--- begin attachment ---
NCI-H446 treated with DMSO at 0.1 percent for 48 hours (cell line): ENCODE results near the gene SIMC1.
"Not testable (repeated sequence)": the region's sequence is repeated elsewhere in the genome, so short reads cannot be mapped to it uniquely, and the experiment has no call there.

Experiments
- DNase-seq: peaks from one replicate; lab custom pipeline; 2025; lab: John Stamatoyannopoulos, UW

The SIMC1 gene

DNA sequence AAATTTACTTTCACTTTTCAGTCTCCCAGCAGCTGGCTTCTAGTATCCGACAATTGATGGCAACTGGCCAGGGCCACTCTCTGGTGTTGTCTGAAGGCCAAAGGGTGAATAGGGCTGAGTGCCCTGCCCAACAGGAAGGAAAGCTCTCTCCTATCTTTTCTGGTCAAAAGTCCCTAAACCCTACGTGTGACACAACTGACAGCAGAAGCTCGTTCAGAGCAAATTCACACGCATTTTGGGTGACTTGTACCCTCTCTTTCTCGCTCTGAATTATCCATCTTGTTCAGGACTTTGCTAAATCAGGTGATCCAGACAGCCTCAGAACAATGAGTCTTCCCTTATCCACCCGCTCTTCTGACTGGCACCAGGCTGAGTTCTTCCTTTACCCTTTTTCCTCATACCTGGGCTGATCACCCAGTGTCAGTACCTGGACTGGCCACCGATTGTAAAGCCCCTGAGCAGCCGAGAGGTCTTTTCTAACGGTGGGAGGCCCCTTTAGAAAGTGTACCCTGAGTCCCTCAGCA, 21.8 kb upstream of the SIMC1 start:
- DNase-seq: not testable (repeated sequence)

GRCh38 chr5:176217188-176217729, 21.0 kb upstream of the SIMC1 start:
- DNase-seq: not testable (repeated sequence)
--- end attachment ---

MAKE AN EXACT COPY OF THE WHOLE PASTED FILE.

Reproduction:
NCI-H446 treated with DMSO at 0.1 percent for 48 hours (cell line): ENCODE results near the gene SIMC1.
"Not testable (repeated sequence)": the region's sequence is repeated elsewhere in the genome, so short reads cannot be mapped to it uniquely, and the experiment has no call there.

Experiments
- DNase-seq: peaks from one replicate; lab custom pipeline; 2025; lab: John Stamatoyannopoulos, UW

The SIMC1 gene

DNA sequence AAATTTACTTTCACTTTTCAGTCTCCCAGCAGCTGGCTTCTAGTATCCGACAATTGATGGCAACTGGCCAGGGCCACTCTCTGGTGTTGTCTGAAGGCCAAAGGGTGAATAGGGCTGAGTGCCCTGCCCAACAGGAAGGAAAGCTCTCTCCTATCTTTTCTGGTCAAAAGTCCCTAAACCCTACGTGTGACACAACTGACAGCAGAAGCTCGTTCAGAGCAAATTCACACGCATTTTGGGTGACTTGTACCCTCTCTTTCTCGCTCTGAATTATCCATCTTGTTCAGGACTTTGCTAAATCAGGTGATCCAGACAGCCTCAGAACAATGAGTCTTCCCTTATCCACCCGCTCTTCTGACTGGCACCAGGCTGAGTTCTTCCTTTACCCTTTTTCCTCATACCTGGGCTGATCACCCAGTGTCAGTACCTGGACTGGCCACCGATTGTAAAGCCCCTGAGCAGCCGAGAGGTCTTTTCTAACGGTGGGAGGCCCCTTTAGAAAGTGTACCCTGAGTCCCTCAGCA, 21.8 kb upstream of the SIMC1 start:
- DNase-seq: not testable (repeated sequence)

GRCh38 chr5:176217188-176217729, 21.0 kb upstream of the SIMC1 start:
- DNase-seq: not testable (repeated sequence)